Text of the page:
- Mrs. And Mr. Smith both have widow’s peaks (dominant). Their first child also has a widow’s peak, but their second child doesn’t. Mr. Smith accuses Mrs. Smith of being unfaithful to him. Is he necessarily justified? Why or why not? Work the genetics problem predicting the frequencies of the versions of this trait among their prospective children.
If a widow's peak is dominant, people with both the heterozygous and homozygous genotypes (allele combinations) would result in the widow's peak phenotype (physical attribute). Homozygous genotypes contain two of the same alleles (homo= same). Heterozygous genotypes contain a dominant along with a recessive allele (hetero= different).
If both parents are heterozygous for the trait of widow's peaks, then Mr. Smith is not necessarily unjustified.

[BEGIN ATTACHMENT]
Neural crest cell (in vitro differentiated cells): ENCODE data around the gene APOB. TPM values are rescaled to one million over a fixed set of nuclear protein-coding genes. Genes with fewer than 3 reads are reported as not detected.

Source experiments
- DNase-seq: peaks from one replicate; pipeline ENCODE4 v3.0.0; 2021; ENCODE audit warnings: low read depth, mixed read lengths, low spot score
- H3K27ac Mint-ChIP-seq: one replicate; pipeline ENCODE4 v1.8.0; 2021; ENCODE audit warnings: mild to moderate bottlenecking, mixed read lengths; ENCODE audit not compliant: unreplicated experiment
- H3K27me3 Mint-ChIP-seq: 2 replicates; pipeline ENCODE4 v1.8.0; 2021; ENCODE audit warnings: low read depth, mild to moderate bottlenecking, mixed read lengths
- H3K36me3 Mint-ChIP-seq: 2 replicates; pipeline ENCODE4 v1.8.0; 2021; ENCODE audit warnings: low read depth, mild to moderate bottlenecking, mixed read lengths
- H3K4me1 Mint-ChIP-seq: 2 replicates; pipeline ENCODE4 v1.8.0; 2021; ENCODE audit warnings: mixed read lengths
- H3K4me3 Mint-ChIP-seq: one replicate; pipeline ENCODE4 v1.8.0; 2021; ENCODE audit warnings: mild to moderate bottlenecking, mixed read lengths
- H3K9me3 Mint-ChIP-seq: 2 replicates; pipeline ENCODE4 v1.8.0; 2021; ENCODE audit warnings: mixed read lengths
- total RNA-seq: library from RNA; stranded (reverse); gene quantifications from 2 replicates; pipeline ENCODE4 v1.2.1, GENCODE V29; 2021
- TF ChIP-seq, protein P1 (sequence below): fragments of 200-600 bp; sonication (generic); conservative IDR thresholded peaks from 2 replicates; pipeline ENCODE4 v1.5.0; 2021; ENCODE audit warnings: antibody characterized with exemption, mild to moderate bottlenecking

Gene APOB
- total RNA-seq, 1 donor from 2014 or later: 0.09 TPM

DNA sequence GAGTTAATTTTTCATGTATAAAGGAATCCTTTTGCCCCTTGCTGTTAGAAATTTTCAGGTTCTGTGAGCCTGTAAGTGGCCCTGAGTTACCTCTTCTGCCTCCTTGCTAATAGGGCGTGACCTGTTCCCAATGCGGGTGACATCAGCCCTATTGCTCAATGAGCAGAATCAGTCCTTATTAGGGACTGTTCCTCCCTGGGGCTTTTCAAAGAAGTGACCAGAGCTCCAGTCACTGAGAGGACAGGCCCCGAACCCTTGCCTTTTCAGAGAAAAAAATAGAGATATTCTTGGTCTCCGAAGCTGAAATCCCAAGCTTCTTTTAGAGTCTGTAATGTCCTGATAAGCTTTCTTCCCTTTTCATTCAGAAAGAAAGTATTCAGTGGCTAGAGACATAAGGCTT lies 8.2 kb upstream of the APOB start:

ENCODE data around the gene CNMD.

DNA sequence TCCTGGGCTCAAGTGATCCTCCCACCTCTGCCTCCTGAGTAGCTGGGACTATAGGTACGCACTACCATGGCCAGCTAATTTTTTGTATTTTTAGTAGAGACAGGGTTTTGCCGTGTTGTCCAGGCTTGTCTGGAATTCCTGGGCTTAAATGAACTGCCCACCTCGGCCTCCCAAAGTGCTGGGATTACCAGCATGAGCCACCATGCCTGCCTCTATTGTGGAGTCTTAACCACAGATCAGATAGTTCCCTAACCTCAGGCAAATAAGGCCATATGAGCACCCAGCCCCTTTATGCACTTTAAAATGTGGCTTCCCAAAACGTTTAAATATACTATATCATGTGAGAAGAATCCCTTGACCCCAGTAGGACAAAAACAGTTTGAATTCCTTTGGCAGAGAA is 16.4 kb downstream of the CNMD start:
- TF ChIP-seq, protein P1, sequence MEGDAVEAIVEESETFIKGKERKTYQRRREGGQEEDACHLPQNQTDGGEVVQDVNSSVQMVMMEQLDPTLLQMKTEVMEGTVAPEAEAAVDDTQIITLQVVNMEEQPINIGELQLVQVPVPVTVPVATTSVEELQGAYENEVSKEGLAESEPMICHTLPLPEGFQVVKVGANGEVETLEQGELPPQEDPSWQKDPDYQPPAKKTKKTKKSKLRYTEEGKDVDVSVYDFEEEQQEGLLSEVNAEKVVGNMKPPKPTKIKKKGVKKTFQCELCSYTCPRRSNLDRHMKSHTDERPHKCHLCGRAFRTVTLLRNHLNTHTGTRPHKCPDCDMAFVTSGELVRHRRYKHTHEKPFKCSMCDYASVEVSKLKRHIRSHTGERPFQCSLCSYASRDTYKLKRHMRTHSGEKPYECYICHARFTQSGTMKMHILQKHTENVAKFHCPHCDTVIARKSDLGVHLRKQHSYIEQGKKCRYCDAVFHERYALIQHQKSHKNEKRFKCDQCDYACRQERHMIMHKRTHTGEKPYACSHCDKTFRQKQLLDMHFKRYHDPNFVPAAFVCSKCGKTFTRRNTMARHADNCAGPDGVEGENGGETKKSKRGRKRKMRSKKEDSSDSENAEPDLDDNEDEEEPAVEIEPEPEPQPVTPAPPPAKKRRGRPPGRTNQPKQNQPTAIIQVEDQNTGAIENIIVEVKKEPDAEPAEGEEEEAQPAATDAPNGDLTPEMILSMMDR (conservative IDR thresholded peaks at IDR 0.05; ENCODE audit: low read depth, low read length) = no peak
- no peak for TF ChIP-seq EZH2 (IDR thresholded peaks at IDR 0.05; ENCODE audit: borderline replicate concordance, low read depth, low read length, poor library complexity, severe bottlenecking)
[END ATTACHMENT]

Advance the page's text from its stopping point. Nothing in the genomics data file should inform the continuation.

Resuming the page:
Let's use the allele (W) to represent widow's peak and (w) to represent someone without a widow's peak. Then, we can set up the following Punnett square to represent to heterozygous parents for the trait:
W WW Ww
w Ww ww
The genotype frequencies wold be:
25% homozygous dominant (WW)
50% heterozygous (Ww)
25% homozygous recessive (ww)
The phenotype frequencies would be:
75% show the widow's peak trait (Ww or WW- recall that if a dominant allele is present, then it will show).
25% without widow's peaks (it IS possible that Mrs. Smith has remained faithful).